Notre Dame Football: Is It Time To Push the Panic Button?

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Notre Dame Football: Is It Time To Push the Panic Button?
Jonathan Daniel/Getty Images

After a tumultuous end to the 2009 Notre Dame football season that culminated in the dismissal of Charlie Weis as head coach, the Irish football program was desperate for some stability.

Enter Brian Kelly, a young head coach with a consistent history of creating prosperous football teams from virtual nothingness.

Expectations for a miraculous turnaround were tempered with uncertainties on the depth chart and around the ability to integrate another new offensive scheme. A schedule that seemed to lack any real threats projected a reasonable 8-4 finish.

Nine games later, the reconstruction season of 2010 for Notre Dame football has turned into utter collapse. Positive performances early in the season against Purdue and a surprising Michigan team have evaporated following embarrassments against Stanford, Navy and Tulsa.

Perhaps the most frustrating element of the collapse is the continuation of uncertainty. Signs of progress fade in and out like a mirage in a desert absent of meaningful victories. Now there is little more clarity around what to expect for 2011, and this uncertainty has once again put a schism in the Irish fan base.

One side cannot tolerate the thought of mediocrity continuing into a third decade and cites the regression in all aspects of this team's performance as enough evidence to brand Kelly as another failed regime.

This group earns the designation of The Chicken Littles from its counterpart, The Kelly Apologists. The Apologists insist that Kelly's track record of success will eventually bloom in South Bend and that he simply needs more time.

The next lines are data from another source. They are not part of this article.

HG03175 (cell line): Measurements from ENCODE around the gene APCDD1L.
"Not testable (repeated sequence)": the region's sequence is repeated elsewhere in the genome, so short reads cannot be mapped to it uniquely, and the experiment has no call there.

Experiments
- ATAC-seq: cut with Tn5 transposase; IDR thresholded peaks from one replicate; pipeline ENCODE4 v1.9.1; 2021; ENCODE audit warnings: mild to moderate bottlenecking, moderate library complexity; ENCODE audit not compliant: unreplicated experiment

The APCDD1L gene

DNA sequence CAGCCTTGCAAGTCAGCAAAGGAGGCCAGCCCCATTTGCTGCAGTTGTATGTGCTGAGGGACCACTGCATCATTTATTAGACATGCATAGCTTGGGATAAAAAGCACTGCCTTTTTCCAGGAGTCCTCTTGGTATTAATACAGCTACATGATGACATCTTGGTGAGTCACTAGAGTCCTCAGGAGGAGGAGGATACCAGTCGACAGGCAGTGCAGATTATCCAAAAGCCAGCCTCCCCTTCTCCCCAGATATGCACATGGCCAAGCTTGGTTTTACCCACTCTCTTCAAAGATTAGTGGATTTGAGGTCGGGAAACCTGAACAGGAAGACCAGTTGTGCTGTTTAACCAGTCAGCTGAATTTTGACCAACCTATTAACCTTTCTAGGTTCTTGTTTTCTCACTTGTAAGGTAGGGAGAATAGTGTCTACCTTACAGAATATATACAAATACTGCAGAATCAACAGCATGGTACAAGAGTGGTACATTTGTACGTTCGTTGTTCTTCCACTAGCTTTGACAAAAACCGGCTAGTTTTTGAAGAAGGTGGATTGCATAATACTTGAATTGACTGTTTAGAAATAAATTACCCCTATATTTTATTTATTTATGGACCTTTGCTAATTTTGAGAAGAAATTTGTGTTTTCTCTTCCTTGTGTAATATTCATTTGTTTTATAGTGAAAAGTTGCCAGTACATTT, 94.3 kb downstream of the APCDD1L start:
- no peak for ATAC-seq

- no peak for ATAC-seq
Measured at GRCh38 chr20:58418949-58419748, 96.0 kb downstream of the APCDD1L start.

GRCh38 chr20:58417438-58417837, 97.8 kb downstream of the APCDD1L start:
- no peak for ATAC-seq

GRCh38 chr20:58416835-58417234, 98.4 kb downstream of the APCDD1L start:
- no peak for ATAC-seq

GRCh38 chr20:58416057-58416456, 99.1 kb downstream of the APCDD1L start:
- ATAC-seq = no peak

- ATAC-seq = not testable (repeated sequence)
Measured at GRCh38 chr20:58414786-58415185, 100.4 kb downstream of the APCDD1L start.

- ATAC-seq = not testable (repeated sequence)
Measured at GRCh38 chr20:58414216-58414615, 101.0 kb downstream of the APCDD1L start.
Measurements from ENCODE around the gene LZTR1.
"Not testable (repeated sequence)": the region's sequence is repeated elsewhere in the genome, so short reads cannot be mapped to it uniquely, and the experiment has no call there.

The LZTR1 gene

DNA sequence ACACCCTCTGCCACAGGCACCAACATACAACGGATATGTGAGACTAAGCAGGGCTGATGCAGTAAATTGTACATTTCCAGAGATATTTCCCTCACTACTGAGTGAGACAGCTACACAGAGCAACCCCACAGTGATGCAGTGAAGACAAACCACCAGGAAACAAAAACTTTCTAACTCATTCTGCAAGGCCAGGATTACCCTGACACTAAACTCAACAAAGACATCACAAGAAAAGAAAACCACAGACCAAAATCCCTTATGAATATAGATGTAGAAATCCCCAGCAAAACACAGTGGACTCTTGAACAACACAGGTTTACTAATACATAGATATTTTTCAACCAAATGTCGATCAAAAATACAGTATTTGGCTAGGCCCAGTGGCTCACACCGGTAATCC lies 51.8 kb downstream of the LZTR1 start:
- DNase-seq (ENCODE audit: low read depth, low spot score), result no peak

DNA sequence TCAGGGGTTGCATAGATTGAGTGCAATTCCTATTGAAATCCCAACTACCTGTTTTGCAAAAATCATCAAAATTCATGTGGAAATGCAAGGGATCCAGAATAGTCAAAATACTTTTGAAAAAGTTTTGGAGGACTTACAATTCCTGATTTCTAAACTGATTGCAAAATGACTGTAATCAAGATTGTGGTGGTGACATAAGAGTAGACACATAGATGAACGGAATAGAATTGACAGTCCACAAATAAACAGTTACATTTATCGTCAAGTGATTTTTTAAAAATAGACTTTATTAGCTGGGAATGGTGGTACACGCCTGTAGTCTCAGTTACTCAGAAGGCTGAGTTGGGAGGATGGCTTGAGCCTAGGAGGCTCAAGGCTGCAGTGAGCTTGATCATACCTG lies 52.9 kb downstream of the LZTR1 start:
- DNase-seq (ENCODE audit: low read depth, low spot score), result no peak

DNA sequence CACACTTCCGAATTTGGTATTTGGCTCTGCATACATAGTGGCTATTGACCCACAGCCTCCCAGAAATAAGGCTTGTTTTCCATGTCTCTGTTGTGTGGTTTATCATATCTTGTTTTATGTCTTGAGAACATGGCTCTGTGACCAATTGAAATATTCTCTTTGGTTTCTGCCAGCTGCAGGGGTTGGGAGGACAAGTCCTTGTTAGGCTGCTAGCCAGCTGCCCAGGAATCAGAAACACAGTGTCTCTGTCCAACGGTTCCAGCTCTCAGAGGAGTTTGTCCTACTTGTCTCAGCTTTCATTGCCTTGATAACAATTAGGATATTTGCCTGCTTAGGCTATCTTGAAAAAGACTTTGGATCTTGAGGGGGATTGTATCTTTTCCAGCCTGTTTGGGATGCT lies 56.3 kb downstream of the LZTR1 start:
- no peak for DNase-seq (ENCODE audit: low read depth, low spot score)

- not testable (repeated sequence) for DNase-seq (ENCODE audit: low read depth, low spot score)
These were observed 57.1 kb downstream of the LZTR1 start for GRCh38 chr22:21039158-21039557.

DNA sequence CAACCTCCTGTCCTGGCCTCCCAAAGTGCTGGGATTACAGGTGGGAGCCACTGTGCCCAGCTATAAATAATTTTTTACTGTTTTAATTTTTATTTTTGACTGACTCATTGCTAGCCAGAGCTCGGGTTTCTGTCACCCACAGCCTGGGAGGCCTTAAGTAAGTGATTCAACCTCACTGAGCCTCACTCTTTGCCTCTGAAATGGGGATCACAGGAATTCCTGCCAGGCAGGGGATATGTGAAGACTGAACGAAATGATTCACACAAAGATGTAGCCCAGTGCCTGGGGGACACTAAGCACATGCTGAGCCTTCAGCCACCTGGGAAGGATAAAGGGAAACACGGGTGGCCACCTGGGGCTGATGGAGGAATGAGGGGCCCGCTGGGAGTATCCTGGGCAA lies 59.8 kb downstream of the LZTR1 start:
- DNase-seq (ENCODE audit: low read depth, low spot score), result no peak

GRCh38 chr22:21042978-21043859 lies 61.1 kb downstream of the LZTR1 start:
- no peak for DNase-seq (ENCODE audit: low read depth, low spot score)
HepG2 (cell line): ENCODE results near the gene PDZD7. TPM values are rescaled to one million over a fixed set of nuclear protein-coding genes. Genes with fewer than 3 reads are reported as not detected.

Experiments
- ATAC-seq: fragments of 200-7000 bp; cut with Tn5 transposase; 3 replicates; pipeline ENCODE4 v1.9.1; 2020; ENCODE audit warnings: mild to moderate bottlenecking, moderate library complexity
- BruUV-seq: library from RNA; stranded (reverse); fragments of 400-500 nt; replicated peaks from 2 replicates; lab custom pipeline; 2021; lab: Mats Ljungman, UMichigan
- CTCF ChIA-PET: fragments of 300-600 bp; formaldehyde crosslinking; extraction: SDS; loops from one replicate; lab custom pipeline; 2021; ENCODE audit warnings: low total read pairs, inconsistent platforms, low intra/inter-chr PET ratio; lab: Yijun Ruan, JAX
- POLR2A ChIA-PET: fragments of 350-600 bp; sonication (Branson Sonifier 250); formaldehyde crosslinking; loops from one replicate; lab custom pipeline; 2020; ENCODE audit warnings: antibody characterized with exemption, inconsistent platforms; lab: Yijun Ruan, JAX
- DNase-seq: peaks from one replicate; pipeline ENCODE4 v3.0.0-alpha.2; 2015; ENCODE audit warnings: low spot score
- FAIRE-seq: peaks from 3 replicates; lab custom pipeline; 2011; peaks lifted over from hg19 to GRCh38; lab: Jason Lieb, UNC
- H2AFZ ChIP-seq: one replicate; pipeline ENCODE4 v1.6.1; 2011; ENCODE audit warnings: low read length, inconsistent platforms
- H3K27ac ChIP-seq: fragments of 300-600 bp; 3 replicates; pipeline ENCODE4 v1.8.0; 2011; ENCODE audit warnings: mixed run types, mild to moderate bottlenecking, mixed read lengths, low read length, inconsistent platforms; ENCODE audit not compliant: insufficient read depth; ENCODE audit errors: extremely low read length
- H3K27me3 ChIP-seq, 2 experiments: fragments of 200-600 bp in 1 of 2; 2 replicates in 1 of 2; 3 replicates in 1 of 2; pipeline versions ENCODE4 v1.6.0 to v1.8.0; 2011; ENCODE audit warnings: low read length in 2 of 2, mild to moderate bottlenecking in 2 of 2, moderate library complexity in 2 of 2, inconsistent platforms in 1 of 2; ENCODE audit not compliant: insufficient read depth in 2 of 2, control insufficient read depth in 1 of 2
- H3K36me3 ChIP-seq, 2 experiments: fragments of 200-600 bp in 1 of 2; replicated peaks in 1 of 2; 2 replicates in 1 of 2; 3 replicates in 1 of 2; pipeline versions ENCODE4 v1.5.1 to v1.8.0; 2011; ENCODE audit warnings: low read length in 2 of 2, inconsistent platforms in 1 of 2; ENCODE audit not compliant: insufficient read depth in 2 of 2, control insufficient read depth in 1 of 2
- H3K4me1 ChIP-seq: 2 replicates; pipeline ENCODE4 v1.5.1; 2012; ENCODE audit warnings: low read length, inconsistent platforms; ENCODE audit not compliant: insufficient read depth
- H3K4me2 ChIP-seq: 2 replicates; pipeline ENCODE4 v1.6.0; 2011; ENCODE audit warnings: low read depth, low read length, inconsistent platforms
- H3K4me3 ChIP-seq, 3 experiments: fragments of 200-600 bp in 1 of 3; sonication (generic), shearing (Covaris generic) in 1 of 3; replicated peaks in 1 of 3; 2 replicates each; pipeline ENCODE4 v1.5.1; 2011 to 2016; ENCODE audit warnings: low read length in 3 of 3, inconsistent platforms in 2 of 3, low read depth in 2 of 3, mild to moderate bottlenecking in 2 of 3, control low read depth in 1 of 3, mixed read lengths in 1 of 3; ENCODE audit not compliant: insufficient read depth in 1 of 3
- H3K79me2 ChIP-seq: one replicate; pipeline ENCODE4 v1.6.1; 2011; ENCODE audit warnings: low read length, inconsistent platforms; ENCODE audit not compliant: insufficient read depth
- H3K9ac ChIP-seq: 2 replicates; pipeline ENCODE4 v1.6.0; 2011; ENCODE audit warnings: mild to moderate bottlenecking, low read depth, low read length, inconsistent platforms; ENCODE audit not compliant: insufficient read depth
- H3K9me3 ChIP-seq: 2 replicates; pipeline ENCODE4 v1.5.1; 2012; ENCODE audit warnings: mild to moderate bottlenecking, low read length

Battle lines for these two camps are already being drawn in Internet message boards and office break rooms, and the hostility is quickly reaching levels similar to the end of last season.

Ultimately, the opinion of whether Kelly will or will not succeed at Notre Dame doesn't matter. What does matter is that he is given a fair chance to succeed. By anyone's definition one season, especially one marked by two deaths in the program, would not be a fair chance for Kelly to prove himself.

The 2010 season has been a tremendous struggle, and injuries are not an excuse for being out-played and out-coached by the likes of Stanford, Navy and Tulsa. The fact that Kelly admitted that his team's margin for error is razor-thin makes his questionable in-game decisions all the more baffling.

These things suggest that either Kelly and his staff grossly underestimated the challenges at Notre Dame or that the culture of losing is so deeply ingrained in the players that it must be rooted out with an oil rig, not a dental drill. In either case, Kelly deserves at least one off-season to regroup and adjust.

However, the leash is now very short. Kelly has blown most of his goodwill capital with the Irish on this abomination of a season so future improvements will need to be obvious. Moral victories are not an option. A gut check in the three games following the bye week could go a long way toward establishing a foundation for next year, but there are several reasons to think that is extremely unlikely.

If there is any hope left in Notre Dame Nation, it must be that the painful enema of 2010 was a necessary evil to rebuild a cleansed and more perfect program in 2011 and beyond.

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